4 common mistakes that can lead to project failure

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The author spent the first part of her career working in IT and IT Project Management in the oil industry and investment banking on complex global projects involving the management of outsourced project teams. She now runs a digital marketing company with particular expertise in technical SEO and Content Marketing.

Project management by its nature is a balancing act. It requires an understanding of many different facets of business, the industry, and the clients overall goal. The most common cause of failure on projects is when this balance is disrupted, usually by neglecting or focusing solely on a single aspect to the detriment of others.

Here are a few of the more common traps project managers tend to fall foul of, which at best will be slightly embarrassing, at worst could send your project down the drain.

1.      Target fixation

Project managers can become so focused on delivering on time that minor little issues such as the quality of the work, the happiness of the team creating it, and usually your ability to extract the best from your team all fly out the window.

This sort of target fixation creates extreme pressure, which in turn you pass on to your team by demanding more from them. This will eventually manifest itself as an unhappy and negative work environment that will rarely produce anywhere near what it’s capable of.

2.      Failure to communicate

Never presume your team members understand the point of project management. Whenever there are gaps in the information we are presented the human brain will try to fill them with assumptions. This means your team will end up with different views of what is happening.

Always provide explanations for the course of action being taken. This not only provides transparency, but it also shows respect to your team, and provides them with an opportunity to raise any concerns or possibly even improve on the course of action. Communicate clearly, communicate often, and communicate honestly to avoid resentment and negativity building within your team.

3.      People pleasing

You can’t please all of the people all of the time. Unfortunately this includes clients and stakeholders too. You must remember to be realistic about the time and budgetary constraints of your project. Often project managers agree to adjustments with the customer that either doesn’t have a realistic timeframe, or pushes the budget to its limit. Be sure when an adjustment is made that reasonable timeframe and budget adjustments are also agreed to compensate for the change. Failure to do so will lead to an unhappy workforce, and ever shrinking profits.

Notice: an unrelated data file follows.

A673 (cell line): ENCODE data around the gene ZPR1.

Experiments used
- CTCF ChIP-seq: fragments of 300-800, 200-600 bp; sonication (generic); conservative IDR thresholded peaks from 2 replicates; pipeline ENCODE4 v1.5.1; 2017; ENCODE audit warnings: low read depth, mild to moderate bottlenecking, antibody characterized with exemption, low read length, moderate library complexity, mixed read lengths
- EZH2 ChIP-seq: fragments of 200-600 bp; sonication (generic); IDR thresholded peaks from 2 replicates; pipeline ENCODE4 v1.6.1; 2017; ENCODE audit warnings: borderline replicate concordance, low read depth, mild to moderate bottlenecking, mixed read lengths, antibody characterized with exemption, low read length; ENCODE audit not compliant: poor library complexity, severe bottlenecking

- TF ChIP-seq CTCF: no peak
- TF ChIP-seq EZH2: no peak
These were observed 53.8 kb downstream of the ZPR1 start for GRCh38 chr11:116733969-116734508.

4.      Failure to plan

Leaving the planning to someone else always leads to disaster. A project manager must act as the glue that pulls it all together. Your own planning is what will ensure the project’s success; failure to do so will simply lead to a failing project. Every professional you work with looks at a specific item of the project, often without much consideration for the other aspects that don’t impact directly on them. It is the project manager’s job to keep sight of the bigger picture, whilst ensuring the viability of each smaller aspect; this is one of the most essential project management skills.

It is useful to always have a simple list for reference. Include all the important aspects of the project, and refer to it whenever you’re busy to ensure you’re not neglecting any one aspect.

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Project management has developed into a fully-fledged chartered profession since the granting of the Royal Charter in the UK to The Association for Project Management (APM) in 2017. Training courses for project managers were already available and highly popular to help people gain professional project management accreditation, but with this wider recognition of the profession it is now seen as a desirable career path for many. Whilst the APM has the coveted Royal Charter and continues to develop its APM PMQ (formerly the APMP) programmes, there are also other internationally recognised qualifications that continue to be highly regarded such as PMP and PRINCE2.

Organisations have become increasingly project-focused in this era of rapidly emerging new technologies and they value the expertise that comes with experienced and fully qualified project teams and managers. By investing in their project management capability businesses can be confident of delivering their new projects in time and on budget more often and more successfully. Many major corporation are now training their people to have the right project management qualifications as well as relevant experience, through internal Learning & Development (L&D) programmes; or by using external project management training providers.

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